One day of storms had produced 42 tornadoes and 5 fatalities. The ongoing system continued to move North and behind it, much warmer weather was ushered into the region. Maybe the worst was over, people thought. Maybe the threat would finally move east and no longer affect the region. In reality, practically the same area was under the gun once again but this time the SPC described the threat with an even higher risk, rarely used but had been used 10 days earlier for a previous tornado outbreak.

Morning Weather Outlooks

After reviewing the weather model data and looking at the setup, the Storm Prediction Center (SPC) issued a rare High Risk for severe weather meaning a tornado outbreak is expected. The risk initially was for Northeastern Texas, Southeastern Oklahoma, extreme Northwestern Louisiana and Southern Arkansas, but was later expanded to include Southwestern Tennessee and Northwestern Mississippi. Here moisture flow from the Gulf had created even more instability (meaning it would be easier for air to rise and produce thunderstorms than before) than the previous day and temperatures across that region began to soar into the 80’s and 90’s Fahrenheit (upper 20’s to low 30’s Celsius) and dew points rose into the 70’s Fahrenheit (low to mid 20’s Celsius) making forecasted CAPE values (Convective Available Potential Energy measured in joules per kilogram of air or a measurement which is a measurement of how unstable that air is/how easy it is for air to rise) shoot into the 3000-4000 range, extremely high and favorable for tornadoes. Meanwhile wind shear (winds blowing in different directions and speed with height) continued to strengthen and support rotation. because of this, the SPC predicted widespread supercells (a thunderstorm with rotation and the potential to produce a tornado) would form near the AR/TX border and rapidly produce potentially strong tornadoes. Models then suggested that a second wave of supercells would form later in the evening as the conditions continued to get move favorable but this time these storms would form over Northern TX/OK and have a higher chance of producing strong tornadoes. Once these move west, they will enter a more favorable environment which after this either 1. The storms would remain discrete and produce strong or even violent tornadoes or 2. they would organize into a powerful bow echo and blast the region with intense winds.

20110426 1730 UTC Day 2 Outlook Graphic
Second Day 2 Outlook for April 27, 2011.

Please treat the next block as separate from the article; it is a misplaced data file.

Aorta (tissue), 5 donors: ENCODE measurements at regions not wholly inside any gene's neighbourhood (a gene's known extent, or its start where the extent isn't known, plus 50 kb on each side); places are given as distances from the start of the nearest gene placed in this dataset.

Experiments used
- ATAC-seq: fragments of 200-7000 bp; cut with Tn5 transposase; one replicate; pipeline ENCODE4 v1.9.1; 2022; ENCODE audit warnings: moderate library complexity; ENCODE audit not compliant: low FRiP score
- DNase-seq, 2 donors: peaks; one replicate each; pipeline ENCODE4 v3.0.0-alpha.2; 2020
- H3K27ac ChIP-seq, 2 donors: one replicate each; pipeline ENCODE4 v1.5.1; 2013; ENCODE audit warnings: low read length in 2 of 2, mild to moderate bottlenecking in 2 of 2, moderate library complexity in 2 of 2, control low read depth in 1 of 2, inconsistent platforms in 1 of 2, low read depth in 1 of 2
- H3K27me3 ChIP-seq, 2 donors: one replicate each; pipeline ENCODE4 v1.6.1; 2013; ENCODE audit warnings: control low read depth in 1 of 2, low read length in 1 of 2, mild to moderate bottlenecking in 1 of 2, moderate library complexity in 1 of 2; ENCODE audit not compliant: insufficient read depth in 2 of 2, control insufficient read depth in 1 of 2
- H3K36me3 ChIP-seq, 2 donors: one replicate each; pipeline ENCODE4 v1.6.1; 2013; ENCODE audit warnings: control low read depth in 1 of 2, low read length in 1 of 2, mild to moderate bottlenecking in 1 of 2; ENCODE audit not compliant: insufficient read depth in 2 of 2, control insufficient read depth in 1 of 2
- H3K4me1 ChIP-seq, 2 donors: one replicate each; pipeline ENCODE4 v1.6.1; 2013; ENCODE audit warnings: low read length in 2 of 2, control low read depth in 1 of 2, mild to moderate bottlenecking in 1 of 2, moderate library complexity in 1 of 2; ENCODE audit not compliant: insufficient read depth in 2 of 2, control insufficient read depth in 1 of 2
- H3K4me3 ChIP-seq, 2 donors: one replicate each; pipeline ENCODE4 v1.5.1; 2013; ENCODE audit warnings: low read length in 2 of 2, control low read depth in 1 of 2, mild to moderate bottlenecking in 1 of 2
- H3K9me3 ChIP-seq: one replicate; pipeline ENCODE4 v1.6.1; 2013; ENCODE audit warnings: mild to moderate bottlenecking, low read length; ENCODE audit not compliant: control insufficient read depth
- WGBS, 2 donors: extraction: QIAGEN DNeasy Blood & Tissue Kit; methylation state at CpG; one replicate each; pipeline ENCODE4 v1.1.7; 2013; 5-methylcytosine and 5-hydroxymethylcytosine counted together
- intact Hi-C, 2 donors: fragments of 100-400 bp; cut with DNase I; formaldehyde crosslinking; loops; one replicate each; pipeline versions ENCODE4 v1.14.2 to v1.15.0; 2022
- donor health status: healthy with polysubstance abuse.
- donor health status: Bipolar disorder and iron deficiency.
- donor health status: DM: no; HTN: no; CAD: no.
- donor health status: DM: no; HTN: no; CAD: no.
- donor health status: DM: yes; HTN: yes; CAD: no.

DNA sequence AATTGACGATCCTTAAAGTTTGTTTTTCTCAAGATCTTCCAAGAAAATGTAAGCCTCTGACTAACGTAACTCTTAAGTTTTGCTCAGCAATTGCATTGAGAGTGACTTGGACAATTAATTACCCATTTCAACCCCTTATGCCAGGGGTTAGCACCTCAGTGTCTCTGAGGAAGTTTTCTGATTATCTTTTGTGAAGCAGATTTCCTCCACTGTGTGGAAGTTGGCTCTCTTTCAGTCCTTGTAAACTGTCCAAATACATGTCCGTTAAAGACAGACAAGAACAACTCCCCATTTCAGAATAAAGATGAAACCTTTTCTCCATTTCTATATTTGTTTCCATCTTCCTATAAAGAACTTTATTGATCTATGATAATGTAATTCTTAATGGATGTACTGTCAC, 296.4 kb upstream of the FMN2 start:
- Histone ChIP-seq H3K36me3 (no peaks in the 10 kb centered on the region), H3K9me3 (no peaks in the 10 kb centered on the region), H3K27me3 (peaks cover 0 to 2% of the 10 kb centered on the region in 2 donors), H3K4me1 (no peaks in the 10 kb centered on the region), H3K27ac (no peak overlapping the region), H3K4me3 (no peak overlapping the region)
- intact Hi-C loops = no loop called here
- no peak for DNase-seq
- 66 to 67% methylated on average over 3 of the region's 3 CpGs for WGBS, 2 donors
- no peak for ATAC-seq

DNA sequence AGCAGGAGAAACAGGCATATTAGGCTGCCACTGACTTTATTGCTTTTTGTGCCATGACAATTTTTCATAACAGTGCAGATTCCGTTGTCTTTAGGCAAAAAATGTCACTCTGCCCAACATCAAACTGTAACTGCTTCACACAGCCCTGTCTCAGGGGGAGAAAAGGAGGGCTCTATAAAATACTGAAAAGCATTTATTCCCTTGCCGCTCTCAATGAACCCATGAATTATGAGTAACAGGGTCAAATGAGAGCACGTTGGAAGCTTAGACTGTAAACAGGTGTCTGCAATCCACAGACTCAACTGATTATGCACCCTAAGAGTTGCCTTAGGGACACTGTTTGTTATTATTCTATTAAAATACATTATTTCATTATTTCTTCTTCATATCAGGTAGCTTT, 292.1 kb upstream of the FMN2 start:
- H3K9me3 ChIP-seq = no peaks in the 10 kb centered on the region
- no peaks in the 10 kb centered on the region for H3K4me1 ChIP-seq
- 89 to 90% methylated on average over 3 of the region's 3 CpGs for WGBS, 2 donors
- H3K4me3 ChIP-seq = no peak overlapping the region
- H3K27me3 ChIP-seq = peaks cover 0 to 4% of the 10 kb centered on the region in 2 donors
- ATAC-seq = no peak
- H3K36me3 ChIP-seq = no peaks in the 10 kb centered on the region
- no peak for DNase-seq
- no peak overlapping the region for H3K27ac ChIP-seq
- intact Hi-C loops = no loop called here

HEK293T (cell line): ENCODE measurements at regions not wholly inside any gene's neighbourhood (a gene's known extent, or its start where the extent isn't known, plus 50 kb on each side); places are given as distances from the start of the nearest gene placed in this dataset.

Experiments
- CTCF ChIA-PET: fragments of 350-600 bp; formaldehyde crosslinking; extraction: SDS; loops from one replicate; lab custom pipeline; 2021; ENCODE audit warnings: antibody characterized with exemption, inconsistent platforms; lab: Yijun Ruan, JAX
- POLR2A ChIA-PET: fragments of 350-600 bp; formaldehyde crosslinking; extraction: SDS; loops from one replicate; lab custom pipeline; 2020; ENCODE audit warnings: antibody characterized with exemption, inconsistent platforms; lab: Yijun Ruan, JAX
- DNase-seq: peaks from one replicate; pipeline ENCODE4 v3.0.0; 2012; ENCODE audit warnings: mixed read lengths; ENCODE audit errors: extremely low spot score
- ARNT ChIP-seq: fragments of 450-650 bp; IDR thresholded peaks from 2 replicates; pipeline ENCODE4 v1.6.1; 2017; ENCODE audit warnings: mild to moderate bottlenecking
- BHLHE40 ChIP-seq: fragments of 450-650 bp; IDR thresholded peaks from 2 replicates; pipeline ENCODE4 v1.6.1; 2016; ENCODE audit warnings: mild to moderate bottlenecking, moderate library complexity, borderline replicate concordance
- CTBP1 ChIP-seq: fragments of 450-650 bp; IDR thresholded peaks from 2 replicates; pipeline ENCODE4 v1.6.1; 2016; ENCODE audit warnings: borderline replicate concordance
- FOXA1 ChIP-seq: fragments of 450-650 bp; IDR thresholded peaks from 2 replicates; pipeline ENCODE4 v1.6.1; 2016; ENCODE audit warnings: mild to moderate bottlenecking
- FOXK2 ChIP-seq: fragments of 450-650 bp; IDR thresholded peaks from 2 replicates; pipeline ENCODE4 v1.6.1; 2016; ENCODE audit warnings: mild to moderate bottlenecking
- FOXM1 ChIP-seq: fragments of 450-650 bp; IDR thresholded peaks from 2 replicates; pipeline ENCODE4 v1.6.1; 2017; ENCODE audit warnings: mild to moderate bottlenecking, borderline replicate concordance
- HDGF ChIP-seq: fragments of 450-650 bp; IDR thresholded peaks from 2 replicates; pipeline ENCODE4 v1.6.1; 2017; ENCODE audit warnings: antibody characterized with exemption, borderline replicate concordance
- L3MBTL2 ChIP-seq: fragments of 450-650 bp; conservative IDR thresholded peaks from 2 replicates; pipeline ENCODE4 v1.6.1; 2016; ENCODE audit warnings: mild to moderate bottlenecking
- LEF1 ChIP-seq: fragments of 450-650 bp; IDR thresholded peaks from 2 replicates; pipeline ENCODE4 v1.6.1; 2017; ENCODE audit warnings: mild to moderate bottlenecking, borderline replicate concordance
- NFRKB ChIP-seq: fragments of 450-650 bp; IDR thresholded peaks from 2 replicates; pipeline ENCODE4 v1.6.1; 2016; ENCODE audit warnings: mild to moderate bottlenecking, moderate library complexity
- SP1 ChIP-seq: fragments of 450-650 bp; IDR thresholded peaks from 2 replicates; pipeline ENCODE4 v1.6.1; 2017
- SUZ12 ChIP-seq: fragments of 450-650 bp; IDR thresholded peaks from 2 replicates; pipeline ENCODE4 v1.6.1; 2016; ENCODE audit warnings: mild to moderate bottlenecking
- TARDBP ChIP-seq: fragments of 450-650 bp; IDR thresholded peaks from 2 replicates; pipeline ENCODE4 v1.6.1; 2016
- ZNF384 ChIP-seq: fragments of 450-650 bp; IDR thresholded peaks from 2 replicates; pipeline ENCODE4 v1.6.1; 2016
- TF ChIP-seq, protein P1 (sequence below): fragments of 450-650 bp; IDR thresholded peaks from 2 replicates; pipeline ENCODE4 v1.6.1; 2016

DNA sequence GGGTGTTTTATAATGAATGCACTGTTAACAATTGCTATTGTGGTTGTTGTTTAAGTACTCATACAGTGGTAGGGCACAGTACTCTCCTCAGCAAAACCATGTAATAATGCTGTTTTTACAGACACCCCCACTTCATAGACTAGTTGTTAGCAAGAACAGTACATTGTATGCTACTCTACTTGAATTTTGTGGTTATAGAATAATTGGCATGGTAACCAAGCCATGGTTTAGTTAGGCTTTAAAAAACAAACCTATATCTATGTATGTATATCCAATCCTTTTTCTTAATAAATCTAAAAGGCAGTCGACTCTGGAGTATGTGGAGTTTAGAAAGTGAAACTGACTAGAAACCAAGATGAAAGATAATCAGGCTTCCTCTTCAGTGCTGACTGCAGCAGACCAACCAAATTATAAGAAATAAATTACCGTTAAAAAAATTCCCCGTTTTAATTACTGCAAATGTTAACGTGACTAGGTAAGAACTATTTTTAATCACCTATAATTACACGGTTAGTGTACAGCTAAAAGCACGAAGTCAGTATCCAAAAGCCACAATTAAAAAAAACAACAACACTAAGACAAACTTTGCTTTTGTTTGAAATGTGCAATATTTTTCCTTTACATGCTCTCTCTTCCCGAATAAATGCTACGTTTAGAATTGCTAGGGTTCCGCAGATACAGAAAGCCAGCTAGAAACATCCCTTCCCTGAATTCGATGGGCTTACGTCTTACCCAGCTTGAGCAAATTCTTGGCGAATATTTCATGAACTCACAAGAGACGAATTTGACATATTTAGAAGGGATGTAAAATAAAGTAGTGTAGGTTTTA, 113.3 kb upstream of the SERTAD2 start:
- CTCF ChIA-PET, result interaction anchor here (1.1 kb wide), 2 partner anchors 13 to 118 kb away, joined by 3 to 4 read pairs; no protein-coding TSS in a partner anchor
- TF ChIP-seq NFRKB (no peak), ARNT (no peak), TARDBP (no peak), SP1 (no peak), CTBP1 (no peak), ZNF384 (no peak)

For the Day 2 (April 27) outlook, a Moderate Risk was still in place for the “Potential for a significant/widespread severe weather event — including the possibility of a tornado outbreak…” mainly focused over Tennessee but also for Northern Alabama, Northeastern Mississippi and Eastern Kentucky where the Moderate Risk was in place. Here the previous days weather system would still be going on and move through the region but behind it, an intense jet would quickly usher in an extremely unstable airmass which as a new storm system arrived would support significant tornadoes but because of the environment any tornadoes that do occur have the high potential to be long-tracked. North of this region the storm system was likely to produce a damaging wind event so therefore the risk was expanded northward toward Lake Erie and included parts of Ohio, Indiana, West Virginia, Pennsylvania, and Virginia. The only uncertainty was that if additional storms formed before the main event which would hinder destabilization and make it unsuitable for intense storm development.

For the Day 3 (April 28) Outlook, the previous days storms were expected to organize into a linear system and move onto the east coast where a Slight risk was issued. Here the environment was not quite as favorable for storm development but 1000 CAPE was still present which was plenty for tornadoes.

Weather Event

30 minutes after the clocked chimed midnight, the first tornado of the day touched down associated with the previous day’s storms. An intense bow echo stretched from Greenville, MS to Tupelo, MS northward toward Evansville, IN with the most intense part in Tennessee. Here imbedded tornadoes in the line were occasionally touching down. 4 tornadoes touched down in the next 30 minutes before a powerful EF-3 hit an army base near Phil Campbell, KY destroying a building and damaging 3 others before lifting 3 minutes later. Despite this tornado and an EF-2 that hit a rural area in Indiana, these tornadoes were relatively weak. Things were silent for the next few hours until another bow echo from the previous day hitting the Gulf Coast produced 2 more EF-1 an hour apart which both hit Mississippi. After this storms fell quiet for 6 hours as the main events began taking shape.

The first watches issued this day were associated with the previous low-pressure system which was now over the Great Lakes with a front that stretched across the Appalachians. Ahead of this front was a relatively favorable environment for storms prompting 2 Severe Thunderstorm Watches for New York, Pennsylvania, Virginia and West Virginia. Damaging winds were rampant up there and 2 weak tornadoes also occurred. A few hours later at 2:05pm CDT, a Tornado Watch was issued for parts of Michigan, Indiana and Ohio as another part of the low entered a relatively favorable environment here as well. Only a few cells ended up forming, though and one weak tornado did touched down in Michigan.